The hardest part to figure out for me, was the opening and lintel. I actually tried a couple of different things before hitting on the one I used. It is hard to describe clearly. Basically you will need two lenghts of angle iron - I used sections of the "T bar" reinforcing you can find at lumber yards. Because my entry is tapered the two pieces are of unequal lenth. The innner one goes in while building the dome and supports the dome. the outer one helps supports the vent. Outside of the vent, I formed up and poured a layer of the vermiculite/perlite insulation. Note the pale white bricks. These are lightweight insulating brick I got from a potter (potters are a good resource for materials and techniques). These form a thermal break for the outer lintel which is poured rienforced concrete. The aim was to keep the opening fairly shallow so I didn't have to reach in a long way to tend the fire and food.

Acoma 12-09-2007 11:33 AM

Re: Flying Saucer
 
I got an idea, why not the FB olympics? Who can make the fastest oven with best character and draw of smoke? Maybe relay teams? One to 3 members per country?

Neil2 12-09-2007 12:15 PM

Re: Flying Saucer
 
4 Attachment(s)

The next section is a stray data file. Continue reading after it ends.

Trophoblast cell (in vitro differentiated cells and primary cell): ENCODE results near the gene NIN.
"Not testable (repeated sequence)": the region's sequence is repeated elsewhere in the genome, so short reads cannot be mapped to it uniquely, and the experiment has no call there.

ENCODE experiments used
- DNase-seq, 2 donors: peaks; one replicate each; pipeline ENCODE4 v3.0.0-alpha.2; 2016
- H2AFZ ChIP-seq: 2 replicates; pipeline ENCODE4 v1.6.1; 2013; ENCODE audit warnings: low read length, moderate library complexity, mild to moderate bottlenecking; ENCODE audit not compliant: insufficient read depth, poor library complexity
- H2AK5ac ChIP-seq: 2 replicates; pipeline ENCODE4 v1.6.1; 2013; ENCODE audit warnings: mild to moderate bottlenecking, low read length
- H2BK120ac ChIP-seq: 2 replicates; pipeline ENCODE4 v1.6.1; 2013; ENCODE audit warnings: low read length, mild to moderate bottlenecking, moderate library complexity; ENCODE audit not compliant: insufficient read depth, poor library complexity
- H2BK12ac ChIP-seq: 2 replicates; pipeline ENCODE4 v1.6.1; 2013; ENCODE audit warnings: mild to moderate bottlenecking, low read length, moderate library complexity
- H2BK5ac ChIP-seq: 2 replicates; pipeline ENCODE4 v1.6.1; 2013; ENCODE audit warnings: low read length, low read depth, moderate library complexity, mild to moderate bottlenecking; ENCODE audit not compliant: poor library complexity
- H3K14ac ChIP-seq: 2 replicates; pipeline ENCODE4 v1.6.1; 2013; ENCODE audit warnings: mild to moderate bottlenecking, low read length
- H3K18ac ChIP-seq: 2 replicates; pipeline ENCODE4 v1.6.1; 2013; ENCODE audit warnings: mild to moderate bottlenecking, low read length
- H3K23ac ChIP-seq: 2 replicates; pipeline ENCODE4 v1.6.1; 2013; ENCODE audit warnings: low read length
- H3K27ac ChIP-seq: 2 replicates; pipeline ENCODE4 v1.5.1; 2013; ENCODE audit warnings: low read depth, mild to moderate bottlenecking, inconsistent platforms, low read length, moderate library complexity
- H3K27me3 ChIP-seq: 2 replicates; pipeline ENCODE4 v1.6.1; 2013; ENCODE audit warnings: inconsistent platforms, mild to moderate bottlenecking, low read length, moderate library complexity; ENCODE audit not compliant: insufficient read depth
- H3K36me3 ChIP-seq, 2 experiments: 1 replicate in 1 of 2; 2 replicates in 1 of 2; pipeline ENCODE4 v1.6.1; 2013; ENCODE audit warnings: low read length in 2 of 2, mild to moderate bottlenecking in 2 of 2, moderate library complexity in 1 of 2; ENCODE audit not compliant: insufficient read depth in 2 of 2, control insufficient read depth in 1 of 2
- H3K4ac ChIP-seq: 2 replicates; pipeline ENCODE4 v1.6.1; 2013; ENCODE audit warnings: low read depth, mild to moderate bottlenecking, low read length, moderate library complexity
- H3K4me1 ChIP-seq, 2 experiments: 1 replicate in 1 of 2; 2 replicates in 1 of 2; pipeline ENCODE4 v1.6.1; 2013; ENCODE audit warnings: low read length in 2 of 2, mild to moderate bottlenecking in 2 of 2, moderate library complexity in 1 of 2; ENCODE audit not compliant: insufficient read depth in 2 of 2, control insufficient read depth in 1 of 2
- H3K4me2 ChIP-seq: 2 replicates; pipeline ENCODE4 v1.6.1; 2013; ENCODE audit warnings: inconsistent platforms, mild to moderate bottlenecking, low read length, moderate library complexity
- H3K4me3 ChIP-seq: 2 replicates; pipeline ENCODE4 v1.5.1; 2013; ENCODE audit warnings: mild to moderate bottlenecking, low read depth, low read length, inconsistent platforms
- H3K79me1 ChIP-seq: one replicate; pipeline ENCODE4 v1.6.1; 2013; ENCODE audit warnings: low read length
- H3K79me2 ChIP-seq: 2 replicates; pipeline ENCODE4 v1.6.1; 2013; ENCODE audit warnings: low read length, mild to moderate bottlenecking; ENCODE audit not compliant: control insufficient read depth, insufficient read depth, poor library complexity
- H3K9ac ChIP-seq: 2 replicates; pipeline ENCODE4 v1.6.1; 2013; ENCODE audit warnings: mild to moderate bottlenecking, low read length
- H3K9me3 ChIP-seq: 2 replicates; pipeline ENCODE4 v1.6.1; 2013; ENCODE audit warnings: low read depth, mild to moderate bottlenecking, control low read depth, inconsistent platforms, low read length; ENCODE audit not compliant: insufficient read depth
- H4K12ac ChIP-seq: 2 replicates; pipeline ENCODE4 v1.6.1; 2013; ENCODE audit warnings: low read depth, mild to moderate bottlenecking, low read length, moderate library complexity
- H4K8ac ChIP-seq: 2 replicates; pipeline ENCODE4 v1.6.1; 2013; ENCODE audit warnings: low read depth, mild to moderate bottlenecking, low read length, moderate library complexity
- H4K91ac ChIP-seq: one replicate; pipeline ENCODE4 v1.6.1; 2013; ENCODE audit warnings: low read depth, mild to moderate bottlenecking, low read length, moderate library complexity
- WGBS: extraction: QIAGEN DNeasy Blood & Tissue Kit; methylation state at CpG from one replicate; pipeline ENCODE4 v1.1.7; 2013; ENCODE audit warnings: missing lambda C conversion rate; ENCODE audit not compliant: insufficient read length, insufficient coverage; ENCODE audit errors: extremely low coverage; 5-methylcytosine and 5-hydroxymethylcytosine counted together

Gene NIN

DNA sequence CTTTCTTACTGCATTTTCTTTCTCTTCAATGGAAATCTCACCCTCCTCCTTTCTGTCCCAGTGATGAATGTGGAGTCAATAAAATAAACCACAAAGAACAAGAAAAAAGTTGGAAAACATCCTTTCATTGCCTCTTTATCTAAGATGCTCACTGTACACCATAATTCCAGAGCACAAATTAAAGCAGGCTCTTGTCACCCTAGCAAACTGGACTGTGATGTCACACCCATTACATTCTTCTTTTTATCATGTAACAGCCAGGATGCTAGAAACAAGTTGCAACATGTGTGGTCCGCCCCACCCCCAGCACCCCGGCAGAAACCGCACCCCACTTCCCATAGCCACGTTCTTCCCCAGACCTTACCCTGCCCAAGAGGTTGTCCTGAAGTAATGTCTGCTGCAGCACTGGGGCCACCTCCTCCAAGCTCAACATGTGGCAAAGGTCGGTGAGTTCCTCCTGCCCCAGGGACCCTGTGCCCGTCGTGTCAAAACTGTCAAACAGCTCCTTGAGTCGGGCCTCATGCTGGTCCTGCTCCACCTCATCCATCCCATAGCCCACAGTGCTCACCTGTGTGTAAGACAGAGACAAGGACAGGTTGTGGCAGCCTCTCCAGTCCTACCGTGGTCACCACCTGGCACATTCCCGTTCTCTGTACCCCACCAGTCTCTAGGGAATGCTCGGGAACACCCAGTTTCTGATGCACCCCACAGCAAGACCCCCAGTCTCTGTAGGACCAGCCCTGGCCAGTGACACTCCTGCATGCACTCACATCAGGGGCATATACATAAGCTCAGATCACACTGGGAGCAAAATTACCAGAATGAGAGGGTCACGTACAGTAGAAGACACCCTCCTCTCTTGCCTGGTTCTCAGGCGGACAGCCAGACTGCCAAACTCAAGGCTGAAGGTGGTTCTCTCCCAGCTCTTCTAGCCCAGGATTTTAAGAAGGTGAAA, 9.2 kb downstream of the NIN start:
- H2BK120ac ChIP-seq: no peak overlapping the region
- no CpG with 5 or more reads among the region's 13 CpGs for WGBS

The first photo is of the 2 in poured reinforced concrete "belt" that holds it all together. This extends up to the height of the first soldier course. The second photo shows the screeding frame for the 5 in thick vermiculite/perlite/cement insulation layer. The final finish is two coatings of acrylic stucco painted on. The third photo is the concrete table. I set the height of this level with the hearth floor at 43 1/2 inches. My wife wanted it high enough so she would not need to bend down to see in. (I have a 5ft 4in wife - if you were issued a different size one you may need to adjust the height.) The table is 1- 1 /2 inch concrete, poured with a little green conc dye added. It was then ground smooth and polished. I set it tangent to the oven at about a 45 degree angle to the door. This allows you to get near the opening without reaching over a table and still provides a convenient working surface. The last photo is a shot of inside of the brickwork (before cleanup and firing).